Nnenna Okpara: Empowering Her Community

October 04, 2019 - 4 minute read


Nnenna Okpara sitting with kids

Nnenna has been working in Special Education her entire career. In her most current position as a Program Specialist for a large urban school district, she is actively involved with teachers, administrators, and parents in meeting the needs of the children with special needs in her district.

Her coursework at Concordia not only gave her the practical skills to support her community but also has helped her to understand the global impact education needs to have.

Nnenna’s time in CUI’s doctoral program has changed her as a professional and empowered her as a citizen in her quest to have an even more significant impact on her community.


Please tell us about what you consider to be one of the biggest impacts you are making/have made in one of your respective communities.

When asked about the positive impact she has had on her community Nnenna Okpara says frankly, “My whole world is students with disabilities.” In her current position in a large urban school district as a Program Specialist, she has opportunities “constantly and on a daily basis” to have a positive impact on either the program or the support staff that works with the students. She emphasizes that her involvement is not peripheral but that she is actively working with students and their parents as well as to teachers and administrators looking at IEPs and making sure they are implementable and appropriate, and students are getting the education they are entitled to. “ The kind of work that I do, I can’t get away from having an impact in my career.”

What have you learned about the diverse needs of this community?

A few years ago Nnenna left her position in Orange County as a Special Ed Teacher to take a position with Norwalk La Mirada Unified as a Program Specialist. While she expected a learning curve on the job, she was not expecting it in dealing with her new community. What she learned right away was that the needs of this new community demanded that she do things differently. “This population/community is dramatically different. I am dealing with students and families where employment, high poverty, unemployed parents and homelessness are issues. The students with disabilities still need support to access general curriculum, but here we are running into other issues that compound the struggle of a student with a disability.” This has prompted her to be part of the administrative team that is increasing parent training to help them understand the special education programs. Her district is also working on writing legally defensible IEPs that are easier for the parents without a formal education to understand and can be easily picked up by any district when the family moves. They are also much more explicit in their communication with parents. All this is to meet the very distinct needs of this community.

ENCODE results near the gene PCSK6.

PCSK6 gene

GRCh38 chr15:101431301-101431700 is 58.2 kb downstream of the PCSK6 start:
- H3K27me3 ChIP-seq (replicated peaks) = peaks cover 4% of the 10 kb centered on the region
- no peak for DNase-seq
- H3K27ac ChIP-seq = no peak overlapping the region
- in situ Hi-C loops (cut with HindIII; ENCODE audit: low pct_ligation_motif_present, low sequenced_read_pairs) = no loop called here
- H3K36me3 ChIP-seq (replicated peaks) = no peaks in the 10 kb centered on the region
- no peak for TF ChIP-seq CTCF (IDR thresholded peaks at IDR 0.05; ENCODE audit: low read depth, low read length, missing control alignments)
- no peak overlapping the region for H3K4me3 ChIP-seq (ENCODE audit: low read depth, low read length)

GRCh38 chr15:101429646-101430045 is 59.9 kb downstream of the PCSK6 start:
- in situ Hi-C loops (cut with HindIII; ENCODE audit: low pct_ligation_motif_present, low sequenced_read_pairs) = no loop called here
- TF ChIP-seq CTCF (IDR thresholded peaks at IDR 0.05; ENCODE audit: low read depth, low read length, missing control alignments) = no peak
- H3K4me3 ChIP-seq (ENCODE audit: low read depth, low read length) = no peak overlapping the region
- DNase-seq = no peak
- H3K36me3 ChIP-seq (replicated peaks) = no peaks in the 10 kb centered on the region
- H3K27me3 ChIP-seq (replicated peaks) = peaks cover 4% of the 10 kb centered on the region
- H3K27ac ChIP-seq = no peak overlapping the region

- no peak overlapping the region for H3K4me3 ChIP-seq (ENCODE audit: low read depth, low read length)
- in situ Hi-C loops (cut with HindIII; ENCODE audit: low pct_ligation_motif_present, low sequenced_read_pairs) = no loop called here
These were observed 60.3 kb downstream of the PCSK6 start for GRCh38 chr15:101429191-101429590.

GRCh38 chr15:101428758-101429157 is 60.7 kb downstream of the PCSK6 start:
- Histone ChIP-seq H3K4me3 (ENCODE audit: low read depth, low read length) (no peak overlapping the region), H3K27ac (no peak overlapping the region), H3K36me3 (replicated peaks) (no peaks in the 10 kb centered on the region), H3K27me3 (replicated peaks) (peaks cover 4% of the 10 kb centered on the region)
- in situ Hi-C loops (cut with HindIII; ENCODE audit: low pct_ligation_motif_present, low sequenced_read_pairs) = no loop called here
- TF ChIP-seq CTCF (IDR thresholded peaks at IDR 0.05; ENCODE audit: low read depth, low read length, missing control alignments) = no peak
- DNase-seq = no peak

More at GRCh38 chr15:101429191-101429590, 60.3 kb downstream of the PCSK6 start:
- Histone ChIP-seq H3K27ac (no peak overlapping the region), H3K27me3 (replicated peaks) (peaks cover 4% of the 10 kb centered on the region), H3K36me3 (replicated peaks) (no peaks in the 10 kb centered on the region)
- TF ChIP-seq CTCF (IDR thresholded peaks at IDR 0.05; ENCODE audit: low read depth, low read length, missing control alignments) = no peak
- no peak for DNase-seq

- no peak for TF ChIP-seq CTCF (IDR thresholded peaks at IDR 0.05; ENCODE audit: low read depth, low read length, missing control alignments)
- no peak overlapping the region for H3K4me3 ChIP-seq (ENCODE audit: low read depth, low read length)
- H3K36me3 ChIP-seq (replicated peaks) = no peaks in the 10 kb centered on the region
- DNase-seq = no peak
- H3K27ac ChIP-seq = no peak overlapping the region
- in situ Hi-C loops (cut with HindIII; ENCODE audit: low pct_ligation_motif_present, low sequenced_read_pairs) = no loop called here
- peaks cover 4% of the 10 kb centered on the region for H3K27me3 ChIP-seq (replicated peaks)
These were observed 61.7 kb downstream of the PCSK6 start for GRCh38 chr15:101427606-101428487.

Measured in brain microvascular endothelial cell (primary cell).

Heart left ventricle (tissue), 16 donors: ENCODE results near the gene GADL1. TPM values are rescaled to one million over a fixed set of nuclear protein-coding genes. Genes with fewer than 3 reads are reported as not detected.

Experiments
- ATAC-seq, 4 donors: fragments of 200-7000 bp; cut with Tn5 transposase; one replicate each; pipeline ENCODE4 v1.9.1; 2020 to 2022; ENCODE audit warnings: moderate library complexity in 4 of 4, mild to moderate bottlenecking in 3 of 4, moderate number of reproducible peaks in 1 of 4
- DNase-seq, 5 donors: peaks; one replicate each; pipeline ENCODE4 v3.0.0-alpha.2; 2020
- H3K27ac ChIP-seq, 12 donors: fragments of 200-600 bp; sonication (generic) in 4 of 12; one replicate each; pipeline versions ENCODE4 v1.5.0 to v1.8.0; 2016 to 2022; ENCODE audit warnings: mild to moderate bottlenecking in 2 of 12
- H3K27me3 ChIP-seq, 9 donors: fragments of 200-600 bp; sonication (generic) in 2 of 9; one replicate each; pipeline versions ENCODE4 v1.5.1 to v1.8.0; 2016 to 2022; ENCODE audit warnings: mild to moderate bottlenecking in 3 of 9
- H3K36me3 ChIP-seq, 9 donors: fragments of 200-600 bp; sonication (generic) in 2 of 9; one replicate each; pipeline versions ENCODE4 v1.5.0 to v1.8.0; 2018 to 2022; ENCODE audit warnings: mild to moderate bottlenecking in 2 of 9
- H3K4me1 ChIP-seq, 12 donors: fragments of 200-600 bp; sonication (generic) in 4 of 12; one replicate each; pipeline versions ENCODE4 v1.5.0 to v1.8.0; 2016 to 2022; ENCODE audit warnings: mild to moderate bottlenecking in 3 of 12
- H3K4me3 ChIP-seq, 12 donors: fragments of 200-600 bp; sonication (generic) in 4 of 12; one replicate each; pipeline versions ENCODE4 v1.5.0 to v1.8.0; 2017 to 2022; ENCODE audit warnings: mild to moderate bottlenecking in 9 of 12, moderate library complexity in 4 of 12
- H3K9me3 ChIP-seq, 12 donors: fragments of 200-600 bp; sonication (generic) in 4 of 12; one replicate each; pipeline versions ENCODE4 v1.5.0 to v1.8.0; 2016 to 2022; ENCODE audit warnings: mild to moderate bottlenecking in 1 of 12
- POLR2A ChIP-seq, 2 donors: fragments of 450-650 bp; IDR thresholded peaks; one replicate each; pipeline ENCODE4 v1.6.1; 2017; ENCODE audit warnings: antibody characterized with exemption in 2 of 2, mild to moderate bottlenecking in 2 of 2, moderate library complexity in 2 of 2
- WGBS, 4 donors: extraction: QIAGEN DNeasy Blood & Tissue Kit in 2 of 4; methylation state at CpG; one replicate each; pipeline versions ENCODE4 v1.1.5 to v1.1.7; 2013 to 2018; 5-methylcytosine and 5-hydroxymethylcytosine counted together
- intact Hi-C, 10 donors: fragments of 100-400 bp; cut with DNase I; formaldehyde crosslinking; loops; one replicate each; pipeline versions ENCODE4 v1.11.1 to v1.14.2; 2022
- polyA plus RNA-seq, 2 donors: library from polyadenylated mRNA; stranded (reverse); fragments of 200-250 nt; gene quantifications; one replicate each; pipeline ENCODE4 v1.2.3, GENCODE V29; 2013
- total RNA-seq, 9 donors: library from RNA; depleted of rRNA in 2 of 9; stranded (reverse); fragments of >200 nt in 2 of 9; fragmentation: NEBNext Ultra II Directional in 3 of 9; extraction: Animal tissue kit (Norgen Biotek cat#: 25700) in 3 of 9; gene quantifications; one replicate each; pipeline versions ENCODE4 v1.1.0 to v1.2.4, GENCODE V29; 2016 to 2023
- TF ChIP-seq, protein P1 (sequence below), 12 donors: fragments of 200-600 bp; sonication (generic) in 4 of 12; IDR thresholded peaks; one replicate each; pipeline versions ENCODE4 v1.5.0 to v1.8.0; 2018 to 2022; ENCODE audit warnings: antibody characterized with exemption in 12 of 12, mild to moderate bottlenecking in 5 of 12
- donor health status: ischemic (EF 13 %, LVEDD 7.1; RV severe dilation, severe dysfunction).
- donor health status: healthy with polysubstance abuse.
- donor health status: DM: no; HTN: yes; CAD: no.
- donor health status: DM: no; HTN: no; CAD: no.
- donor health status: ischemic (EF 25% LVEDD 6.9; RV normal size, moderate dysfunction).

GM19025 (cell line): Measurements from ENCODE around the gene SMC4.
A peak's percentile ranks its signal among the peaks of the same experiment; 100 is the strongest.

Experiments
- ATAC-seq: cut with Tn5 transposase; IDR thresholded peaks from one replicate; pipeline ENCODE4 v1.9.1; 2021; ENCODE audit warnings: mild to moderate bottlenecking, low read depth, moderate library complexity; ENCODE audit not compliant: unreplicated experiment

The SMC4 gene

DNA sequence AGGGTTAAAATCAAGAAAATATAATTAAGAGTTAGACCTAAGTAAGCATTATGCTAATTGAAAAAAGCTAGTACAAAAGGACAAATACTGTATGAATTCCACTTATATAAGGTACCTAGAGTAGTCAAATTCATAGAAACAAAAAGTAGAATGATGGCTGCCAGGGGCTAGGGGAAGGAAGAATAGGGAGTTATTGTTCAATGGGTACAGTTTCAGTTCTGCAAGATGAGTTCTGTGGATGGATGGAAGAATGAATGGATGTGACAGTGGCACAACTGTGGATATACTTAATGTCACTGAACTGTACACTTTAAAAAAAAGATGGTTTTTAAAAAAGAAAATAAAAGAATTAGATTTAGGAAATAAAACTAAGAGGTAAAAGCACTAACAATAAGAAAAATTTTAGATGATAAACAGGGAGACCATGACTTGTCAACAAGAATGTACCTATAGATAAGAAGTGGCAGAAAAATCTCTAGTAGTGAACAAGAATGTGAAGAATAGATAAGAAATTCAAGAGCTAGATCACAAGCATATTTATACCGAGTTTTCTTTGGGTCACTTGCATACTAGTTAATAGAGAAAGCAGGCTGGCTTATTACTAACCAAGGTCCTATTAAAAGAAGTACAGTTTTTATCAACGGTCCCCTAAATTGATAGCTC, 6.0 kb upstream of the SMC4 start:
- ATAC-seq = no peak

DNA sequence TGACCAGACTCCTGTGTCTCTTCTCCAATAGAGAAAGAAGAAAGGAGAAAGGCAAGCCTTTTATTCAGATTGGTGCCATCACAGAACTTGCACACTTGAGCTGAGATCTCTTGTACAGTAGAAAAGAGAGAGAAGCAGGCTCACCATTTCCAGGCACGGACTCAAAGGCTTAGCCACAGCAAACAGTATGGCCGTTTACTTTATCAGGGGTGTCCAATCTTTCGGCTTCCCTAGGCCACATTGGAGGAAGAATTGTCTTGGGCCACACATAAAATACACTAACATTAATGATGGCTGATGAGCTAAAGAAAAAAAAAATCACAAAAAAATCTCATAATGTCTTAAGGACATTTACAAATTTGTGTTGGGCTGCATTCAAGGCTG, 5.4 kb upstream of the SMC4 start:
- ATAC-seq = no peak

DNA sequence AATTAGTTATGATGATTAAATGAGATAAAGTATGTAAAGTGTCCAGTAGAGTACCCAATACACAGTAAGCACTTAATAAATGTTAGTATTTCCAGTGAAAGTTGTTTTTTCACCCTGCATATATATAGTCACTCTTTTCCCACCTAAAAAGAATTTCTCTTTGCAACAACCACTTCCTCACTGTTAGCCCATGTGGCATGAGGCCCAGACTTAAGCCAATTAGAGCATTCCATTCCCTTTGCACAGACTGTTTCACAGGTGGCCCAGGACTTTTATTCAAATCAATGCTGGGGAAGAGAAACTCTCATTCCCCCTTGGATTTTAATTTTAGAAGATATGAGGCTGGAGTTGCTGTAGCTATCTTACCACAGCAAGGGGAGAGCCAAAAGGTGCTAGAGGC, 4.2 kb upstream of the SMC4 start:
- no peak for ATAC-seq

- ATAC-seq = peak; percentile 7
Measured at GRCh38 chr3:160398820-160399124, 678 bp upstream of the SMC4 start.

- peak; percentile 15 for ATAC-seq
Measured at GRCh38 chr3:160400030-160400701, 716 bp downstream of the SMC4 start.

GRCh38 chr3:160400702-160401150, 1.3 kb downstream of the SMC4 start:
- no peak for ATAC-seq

How was your research/study as part of CUI’s EDD program helped you address the needs of this community?

“I love CUI!” Nnenna says unabashedly. “ The actual research (dissertation) has not followed me as I thought it would, but the practical skills that I gained as an ongoing learner in the program have me constantly thinking about my community and how to support it. CUI has helped me understand the global impact education needs to have.” This is so evident when one looks at the positive impact that Nnenna is having on her school district.

How have you used your research or experience to develop strategies to meet these needs?

Nnenna credits her CUI education for changing the way she views people in her environment. “I am looking at my own environment and even my own children in a different way considering their cognitive and emotional development- all because of my CUI educational background.”

How has your involvement with this community impacted other areas of your life?

Nnenna was not always interested in being a Special Ed teacher. In fact, growing up in her mom’s Sp. Ed. classroom she was pretty convinced she did not want to be one. However, something clicked along the way, and she has never looked back. Now she is passionate about her work and what she does with this community of special needs children informs everything she does including how she deals with her own children. “All of the strategies that we use for students that learn differently are strategies a typical child can benefit from,” says Nnenna. This work has also made her much more sensitive to the needs of parents especially those who do not have the time, resources and/or ability to deal with the needs of their children.

Nnenna also speaks highly of another community--her CUI family, when she talks about the impact on her life. Of the people in her cohort, she speaks of having formed life long friendships and continues to work with her colleagues. Moreover, while her interaction with other schools is limited, it is not that way with CUI. “This feels like it is an actual relationship that did not end when I graduated. CUI is constantly reaching out. This is more than just a foundation asking for money. This is meaningful. It is about a relationship and sustained interaction. We don't see each other every day but when we do it is like time hadn’t passed.”

Nnenna looks at CUI as a good friend and doesn’t want us to go away. Nnenna we feel exactly the same about you!

Additional responses from Pre-Interview Survey

In what ways, if any, has the Ed.D. program enhanced your ability to assess and develop positions/programs/interventions to respond to the needs of this community?

The knowledge I received as part of my Ed.D. program prepared me for my current role.

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